Maldon residents Lauren Adele Stevens and her Dad, Ian Stevens, have once again headed off to Cambodia to continue working at Lauren’s Phnom Penh office with her local Cambodian team.
Lauren told the Times, “My non-profit organisation, Community Generation, has very excitingly continued our long-term partnership with Reece Plumbing, having partnered earlier this year with the newly launched Reece Foundation (reecefoundation.charity).” The pair, affectionately known as ‘The Stevo’s’, are the face of the Reece Foundation.
“Our new partnership with Reece Foundation has allowed Community Generation to grow as an organisation. We have also partnered with Australian Volunteers International (AVI). Community Generation identified that, alongside our important clean water, sanitation and hygiene builds and projects in rural Cambodian schools and communities, there is a need for up-skilling and training. Cambodia has the largest youth population in South-East Asia due to the still recent and harrowing genocide. 65% of the population are under the age of 30, and more than 50% are under the age of 24. Alongside our WASH projects, Community Generation will commence a new project delivery of up-skilling and training local Khmer peoples with life-changing plumbing and maintenance skills delivered by fully qualified Australian plumbers,” she said.
Community Generation and Reece Foundation invited qualified Australian plumbers to apply to volunteer with Community Generation for the month of July in Cambodia.
“We received 94 applications of interest from around Australia. Through our interview process, we selected six qualified plumbers to come to Cambodia for our first July volunteer project. It was like speed-dating tradies!” said Lauren.
Community Generation is calling their July project the ‘Pilot Project’. They are intentionally keeping the volunteer number small to enable them to ‘test and learn’ with the idea of growing the project and increasing the number of volunteers in-country moving forward.
“In July our six plumbing volunteers, alongside our local Khmer masons, will build two school projects in Kampong Chhnang Province. This includes the construction of our water well-fed, large-scale Community BioSand Filters, private and safe toilet blocks, handwashing stations, water harvesting tanks and edible gardens. Our health and hygiene education program will also be integrated into the school curriculum. We will be delivering our household BioSand Filters to 200 homes in the villages that have never had access to safe and clean water before. We are also ‘pumped’ to commence our Tank Project. This will see our plumber volunteers fit off school and household water tanks. The villages can start harvesting water during the monsoonal season and learn how to keep that water safe from disease-causing contaminants. This will allow them to grow fresh produce to eat and sell at the village markets, creating a new enterprise and economy,” said Lauren.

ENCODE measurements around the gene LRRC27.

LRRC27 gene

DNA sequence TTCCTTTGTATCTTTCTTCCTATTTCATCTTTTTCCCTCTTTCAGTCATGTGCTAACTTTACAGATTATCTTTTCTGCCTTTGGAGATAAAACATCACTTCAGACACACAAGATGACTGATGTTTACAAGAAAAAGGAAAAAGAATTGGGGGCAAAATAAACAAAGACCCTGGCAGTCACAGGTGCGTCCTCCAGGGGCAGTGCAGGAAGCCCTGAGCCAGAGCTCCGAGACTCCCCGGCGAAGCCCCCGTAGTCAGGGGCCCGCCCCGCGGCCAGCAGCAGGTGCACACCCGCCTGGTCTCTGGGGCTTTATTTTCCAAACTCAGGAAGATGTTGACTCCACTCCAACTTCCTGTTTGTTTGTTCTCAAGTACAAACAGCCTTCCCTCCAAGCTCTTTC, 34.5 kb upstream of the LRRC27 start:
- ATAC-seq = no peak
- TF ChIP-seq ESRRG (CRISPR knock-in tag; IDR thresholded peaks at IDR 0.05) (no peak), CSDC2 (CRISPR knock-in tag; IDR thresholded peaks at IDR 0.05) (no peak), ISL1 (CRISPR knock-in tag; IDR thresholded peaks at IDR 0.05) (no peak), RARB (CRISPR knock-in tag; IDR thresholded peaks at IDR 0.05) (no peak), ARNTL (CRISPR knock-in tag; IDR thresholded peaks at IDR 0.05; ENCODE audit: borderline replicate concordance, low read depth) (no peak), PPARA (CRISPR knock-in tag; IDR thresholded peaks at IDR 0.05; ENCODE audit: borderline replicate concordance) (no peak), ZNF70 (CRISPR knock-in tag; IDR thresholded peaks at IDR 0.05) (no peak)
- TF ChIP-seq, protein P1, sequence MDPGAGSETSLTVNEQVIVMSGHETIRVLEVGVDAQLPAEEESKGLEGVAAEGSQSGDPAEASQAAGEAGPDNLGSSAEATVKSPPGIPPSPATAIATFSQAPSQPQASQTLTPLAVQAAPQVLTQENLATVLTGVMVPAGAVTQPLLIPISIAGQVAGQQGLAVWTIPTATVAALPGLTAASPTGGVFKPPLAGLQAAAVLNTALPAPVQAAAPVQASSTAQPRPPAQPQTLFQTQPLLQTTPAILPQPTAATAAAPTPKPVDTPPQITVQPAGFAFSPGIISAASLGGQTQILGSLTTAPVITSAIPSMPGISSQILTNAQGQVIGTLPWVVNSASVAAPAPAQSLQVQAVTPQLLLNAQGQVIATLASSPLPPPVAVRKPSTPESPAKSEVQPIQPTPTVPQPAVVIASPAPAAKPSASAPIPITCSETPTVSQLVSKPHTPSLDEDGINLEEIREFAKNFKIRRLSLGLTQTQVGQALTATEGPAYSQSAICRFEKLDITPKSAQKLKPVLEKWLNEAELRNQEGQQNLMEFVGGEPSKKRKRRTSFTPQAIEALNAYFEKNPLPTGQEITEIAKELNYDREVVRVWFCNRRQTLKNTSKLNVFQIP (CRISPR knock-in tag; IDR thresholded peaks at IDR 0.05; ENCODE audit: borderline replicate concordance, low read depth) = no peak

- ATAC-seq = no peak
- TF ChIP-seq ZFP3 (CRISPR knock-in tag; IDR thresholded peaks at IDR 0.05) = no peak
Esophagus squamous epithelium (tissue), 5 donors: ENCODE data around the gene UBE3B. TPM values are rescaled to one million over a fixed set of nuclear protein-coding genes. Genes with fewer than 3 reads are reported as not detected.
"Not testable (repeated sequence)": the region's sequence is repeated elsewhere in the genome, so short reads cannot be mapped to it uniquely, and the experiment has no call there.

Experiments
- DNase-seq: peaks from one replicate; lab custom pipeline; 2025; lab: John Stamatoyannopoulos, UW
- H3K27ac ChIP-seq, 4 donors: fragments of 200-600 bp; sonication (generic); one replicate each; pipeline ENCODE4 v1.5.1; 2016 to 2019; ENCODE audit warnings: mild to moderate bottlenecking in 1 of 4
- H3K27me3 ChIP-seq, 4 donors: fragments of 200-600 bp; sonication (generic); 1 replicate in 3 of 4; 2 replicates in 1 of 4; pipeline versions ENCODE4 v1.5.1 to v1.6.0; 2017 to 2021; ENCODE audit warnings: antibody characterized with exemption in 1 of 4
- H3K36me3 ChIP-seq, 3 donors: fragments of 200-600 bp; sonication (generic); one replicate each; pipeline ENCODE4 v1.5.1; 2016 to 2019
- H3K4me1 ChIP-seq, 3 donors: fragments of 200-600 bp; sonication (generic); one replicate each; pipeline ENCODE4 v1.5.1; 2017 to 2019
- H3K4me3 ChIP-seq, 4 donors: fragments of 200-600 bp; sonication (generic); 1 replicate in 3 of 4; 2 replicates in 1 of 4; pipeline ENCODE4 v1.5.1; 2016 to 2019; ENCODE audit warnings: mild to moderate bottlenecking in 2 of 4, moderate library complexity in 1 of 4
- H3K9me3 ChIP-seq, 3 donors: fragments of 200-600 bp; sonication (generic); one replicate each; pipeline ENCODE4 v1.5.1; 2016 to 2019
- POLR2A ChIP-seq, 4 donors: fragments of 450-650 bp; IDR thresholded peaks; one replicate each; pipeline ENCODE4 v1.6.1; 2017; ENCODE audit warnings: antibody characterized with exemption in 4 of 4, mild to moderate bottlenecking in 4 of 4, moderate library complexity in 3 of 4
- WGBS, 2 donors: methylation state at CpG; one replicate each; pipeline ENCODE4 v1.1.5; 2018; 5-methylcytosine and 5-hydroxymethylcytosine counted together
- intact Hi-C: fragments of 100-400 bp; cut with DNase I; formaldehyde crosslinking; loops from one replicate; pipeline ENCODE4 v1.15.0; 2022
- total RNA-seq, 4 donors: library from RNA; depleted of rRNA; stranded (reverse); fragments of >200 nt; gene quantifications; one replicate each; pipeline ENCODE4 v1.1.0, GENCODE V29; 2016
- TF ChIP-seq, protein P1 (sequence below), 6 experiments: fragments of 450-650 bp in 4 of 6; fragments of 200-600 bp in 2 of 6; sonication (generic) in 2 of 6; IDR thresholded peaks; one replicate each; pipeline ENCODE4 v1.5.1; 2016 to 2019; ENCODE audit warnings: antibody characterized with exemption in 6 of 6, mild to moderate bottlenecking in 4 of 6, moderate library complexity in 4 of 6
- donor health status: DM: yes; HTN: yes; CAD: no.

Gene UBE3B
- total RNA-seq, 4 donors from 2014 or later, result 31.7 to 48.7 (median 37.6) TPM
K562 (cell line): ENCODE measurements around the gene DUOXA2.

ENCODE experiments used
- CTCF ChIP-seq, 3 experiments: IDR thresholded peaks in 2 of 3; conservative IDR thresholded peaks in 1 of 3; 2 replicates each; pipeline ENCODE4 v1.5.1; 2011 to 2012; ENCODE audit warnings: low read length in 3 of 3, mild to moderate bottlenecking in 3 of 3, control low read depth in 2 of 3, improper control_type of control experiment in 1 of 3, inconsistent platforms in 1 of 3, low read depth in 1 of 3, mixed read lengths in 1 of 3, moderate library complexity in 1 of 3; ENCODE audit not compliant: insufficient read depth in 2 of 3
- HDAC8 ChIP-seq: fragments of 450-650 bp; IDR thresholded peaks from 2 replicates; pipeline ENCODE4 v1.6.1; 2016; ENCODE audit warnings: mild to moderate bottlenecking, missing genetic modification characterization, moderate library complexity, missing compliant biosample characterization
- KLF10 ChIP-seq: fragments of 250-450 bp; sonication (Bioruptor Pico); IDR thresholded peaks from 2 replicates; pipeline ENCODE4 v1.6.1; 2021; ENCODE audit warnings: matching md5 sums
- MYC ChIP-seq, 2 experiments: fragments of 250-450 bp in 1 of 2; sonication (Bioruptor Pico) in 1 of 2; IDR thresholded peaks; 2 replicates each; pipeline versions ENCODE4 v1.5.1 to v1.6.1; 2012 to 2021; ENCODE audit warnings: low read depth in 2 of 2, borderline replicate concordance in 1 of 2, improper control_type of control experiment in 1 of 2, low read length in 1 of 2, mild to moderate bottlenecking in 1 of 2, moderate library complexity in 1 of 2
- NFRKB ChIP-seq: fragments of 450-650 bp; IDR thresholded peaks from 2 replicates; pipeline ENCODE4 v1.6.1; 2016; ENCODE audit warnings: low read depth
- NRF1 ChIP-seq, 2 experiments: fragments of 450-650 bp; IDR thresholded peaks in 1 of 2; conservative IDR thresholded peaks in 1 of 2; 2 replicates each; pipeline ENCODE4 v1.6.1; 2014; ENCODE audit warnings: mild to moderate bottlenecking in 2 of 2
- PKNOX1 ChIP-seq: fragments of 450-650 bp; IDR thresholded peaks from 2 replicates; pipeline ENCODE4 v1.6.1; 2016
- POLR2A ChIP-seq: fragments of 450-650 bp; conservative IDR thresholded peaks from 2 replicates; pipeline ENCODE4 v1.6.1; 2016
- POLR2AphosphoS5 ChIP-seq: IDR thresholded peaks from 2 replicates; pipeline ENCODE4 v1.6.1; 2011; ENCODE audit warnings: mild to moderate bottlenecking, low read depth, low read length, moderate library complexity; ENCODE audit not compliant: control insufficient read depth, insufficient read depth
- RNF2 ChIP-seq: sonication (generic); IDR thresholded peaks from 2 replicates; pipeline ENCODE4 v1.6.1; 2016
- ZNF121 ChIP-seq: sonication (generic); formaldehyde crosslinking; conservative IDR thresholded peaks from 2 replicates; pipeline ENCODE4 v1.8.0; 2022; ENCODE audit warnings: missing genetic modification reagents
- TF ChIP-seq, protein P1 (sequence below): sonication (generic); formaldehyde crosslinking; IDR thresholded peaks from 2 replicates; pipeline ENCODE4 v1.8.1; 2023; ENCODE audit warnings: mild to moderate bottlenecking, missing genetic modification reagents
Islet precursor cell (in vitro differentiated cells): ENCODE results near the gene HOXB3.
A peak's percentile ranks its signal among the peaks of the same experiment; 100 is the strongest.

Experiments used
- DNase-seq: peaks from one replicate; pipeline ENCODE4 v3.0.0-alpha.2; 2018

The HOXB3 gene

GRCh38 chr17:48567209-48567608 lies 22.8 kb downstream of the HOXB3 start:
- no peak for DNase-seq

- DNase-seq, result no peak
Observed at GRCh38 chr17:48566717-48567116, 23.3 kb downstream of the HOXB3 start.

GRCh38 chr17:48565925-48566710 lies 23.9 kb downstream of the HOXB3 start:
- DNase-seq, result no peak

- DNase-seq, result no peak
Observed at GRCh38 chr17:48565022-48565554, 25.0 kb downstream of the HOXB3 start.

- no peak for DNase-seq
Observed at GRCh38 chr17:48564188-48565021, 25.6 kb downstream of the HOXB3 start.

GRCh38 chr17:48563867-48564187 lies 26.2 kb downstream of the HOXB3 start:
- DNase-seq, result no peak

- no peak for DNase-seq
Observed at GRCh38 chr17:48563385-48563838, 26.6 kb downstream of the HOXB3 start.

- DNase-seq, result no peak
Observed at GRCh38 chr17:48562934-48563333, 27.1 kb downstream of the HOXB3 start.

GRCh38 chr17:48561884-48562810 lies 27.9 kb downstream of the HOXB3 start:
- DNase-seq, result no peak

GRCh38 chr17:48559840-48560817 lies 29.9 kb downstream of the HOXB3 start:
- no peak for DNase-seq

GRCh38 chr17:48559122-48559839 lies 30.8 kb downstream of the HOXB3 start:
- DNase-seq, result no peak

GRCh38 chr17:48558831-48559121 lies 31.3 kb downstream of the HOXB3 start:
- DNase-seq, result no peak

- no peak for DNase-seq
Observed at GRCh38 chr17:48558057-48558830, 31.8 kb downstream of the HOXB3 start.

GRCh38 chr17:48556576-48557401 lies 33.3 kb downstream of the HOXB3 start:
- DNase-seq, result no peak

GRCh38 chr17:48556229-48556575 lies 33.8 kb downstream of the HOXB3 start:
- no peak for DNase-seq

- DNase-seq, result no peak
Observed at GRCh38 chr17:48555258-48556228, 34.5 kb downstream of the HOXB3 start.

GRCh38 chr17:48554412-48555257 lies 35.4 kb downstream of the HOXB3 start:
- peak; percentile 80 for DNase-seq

Community Generation will now take qualified Australian plumber volunteers to the field three times a year and welcome applications from tradies who would love to give back.
“Our organisation’s motto is ‘helper not hero’, and we would love any Aussie plumbers who are motivated to proudly use their skills as plumbers to give back to disadvantaged Cambodian communities to apply to volunteer with us,” said Lauren.
Community Generation uses a holistic approach to their WASH projects in rural Cambodia. While they are thrilled to have developed and implemented this new plumber volunteer-delivered Tank Project in July, they are also thinking bigger.
Lauren added, “We are always looking for Cambodian-appropriate ways to broaden our positive impact in Cambodia with access to clean water and sanitation. Now we are linking our WASH projects with a more robust education component with up-skilling and training. Ultimately, our next goal is to develop a fully qualified and registered plumbing trade certificate program in Cambodia and open a trade school in Phnom Penh, which will allow Aussie plumbers to volunteer their time and get qualifications to teach in our school.”
The goal is to deliver plumbing education and qualifications to this incredibly young, poor and disadvantaged Cambodian population to equip them with the skills and opportunities to become not only sustainable but to one day thrive!
This article appeared in the Tarrangower Times, 24 June 2022.